Having concluded that the statements were not inadmissible solely because of the Grier decision, we must now determine whether the statements were admissible as a confession. Our Supreme Court, in State v. Stephens, 300 N.C. 321, 266 S.E.2d 588 (1980), restated the well established rules regarding confessions as follows:

The test of admissibility is whether the statements made by defendant were in fact voluntarily and understandingly made. Admissibility depends upon whether the statement was freely and voluntarily made and whether the officers who elicited the statement employed appropriate procedural safeguards. A confession or incriminating statement is voluntary in law when, and only when, it is in fact voluntarily made. The question of voluntariness must be determined by the total circumstances of each particular case. Although Miranda warnings are required only when defendant is being subjected to custodial interrogation, and are not required during the investigatory stage when defendant is not in custody at the time he makes the statement, all involuntary confessions or incriminating *169 statements, made in custody or out, are ordinarily inadmissible for any purpose. (citations omitted)

The challenged statements must be examined in light of these legal principles to determine their admissibility.

First, we reject defendant's contention that he was subjected to custodial interrogation at the time the statements were made. Not only did the defendant request the time and place of the test (the Sheriff's private office), the examination was given by the Agent defendant requested to do the examination. Also, the trial court found as a fact, which we think was supported by competent evidence, that defendant realized he was free to leave at any time. Defendant was not in fact arrested until two weeks after the interview. When these factual circumstances are coupled with the fact, as found by the trial court, that defendant, who was familiar with polygraph release forms, signed the release form, which contains Miranda warnings, both before and after the interview, we are satisfied that the statements were voluntarily made under the totality of these circumstances.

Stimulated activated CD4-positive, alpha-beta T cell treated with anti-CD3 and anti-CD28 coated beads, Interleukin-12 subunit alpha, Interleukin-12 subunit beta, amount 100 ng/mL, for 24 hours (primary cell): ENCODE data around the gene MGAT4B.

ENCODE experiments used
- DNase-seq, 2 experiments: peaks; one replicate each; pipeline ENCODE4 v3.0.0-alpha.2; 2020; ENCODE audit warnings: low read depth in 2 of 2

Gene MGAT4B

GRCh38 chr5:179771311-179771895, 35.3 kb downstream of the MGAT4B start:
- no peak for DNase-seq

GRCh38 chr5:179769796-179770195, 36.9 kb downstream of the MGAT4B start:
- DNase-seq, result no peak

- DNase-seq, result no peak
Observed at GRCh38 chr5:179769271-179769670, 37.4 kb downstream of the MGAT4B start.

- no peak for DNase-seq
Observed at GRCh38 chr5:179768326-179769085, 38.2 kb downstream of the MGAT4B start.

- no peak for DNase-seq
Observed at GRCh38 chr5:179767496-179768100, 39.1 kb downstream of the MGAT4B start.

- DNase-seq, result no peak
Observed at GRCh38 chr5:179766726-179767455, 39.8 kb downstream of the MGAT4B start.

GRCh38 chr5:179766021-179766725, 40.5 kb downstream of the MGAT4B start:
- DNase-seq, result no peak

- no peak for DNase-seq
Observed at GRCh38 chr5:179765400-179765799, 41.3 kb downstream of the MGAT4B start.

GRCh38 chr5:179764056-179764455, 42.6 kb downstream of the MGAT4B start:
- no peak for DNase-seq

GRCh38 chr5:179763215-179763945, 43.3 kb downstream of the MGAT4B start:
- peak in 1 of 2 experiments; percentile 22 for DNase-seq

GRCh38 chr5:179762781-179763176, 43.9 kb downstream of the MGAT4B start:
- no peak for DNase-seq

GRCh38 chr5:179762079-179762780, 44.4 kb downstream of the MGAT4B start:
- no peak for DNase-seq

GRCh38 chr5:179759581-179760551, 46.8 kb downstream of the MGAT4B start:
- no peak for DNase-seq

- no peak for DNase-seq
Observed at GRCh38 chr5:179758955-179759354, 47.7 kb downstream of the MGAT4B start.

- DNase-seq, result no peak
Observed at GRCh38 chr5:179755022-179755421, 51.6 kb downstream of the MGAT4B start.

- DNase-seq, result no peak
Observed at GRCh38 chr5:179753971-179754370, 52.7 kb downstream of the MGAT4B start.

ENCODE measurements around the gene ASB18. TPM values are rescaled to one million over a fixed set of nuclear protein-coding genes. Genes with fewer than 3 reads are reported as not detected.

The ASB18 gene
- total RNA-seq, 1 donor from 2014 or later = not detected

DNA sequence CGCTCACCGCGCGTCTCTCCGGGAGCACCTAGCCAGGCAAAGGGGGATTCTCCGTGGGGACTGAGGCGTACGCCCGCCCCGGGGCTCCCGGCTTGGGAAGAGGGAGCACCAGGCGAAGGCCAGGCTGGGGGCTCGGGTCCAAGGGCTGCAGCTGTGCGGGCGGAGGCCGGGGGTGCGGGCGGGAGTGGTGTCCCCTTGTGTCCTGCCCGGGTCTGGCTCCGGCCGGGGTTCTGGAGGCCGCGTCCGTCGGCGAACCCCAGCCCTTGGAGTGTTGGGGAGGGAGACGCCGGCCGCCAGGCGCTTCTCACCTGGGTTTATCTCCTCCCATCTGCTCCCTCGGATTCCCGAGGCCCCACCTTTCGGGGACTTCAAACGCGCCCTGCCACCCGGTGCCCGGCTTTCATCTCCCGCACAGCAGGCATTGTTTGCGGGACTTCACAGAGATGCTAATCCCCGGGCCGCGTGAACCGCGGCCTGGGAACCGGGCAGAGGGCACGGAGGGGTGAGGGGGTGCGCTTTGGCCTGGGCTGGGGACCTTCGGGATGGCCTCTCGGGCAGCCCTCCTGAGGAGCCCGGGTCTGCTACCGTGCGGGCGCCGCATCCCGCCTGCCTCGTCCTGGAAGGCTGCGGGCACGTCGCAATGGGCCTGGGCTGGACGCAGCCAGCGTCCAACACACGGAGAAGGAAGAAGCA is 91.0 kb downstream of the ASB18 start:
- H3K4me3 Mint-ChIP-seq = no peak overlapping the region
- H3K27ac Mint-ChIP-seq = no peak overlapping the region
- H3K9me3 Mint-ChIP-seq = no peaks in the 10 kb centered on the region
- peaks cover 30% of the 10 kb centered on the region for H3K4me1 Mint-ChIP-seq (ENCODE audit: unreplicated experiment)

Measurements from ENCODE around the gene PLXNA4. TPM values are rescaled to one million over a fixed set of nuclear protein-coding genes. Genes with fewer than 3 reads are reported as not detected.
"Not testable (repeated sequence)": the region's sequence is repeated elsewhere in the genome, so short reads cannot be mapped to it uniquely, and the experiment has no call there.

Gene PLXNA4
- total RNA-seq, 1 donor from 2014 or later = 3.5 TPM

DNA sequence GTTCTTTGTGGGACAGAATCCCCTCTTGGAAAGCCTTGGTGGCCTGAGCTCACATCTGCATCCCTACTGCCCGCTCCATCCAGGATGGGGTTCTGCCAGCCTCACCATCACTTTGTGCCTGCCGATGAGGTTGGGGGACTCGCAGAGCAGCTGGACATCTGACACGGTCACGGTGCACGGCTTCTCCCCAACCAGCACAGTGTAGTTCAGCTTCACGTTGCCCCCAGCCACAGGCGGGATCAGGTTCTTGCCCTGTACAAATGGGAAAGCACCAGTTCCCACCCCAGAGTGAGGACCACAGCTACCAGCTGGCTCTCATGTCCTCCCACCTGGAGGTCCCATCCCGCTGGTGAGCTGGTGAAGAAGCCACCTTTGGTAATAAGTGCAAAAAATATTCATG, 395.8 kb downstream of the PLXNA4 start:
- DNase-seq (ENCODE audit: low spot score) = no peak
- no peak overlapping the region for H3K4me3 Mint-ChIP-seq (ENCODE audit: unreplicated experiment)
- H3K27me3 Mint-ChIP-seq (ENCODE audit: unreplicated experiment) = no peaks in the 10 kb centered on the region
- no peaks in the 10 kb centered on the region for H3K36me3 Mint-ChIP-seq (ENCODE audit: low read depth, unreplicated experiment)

Defendant contends that these statements were not understandingly made. His argument is that he had read the Grier decision prior to taking the polygraph examination, and that he interpreted that decision to mean that all statements having any connection with a polygraph examination would be automatically inadmissible. At the motion to suppress hearing, the court made the following finding of fact:

15. That the District Attorney Williams did not tell the defendant he would be indicted if he did not take the polygraph test, but Mr. Williams discussed with the defendant that the polygraph results would not be admissible; that neither Mr. Godley nor Mr. Williams told the defendant that any evidence that might arise during the polygraph would not be admissible; that Mr. Godley specifically told the defendant that the test results would not be admissible, but that the Grier case would not effect any statements made during the testing; that if the defendant was of the opinion that any voluntary statements made during the test would not be admissible solely because of the fact that the polygraph was involved, that it was of his own doing and not because of anything told to him by the officer or the district attorney;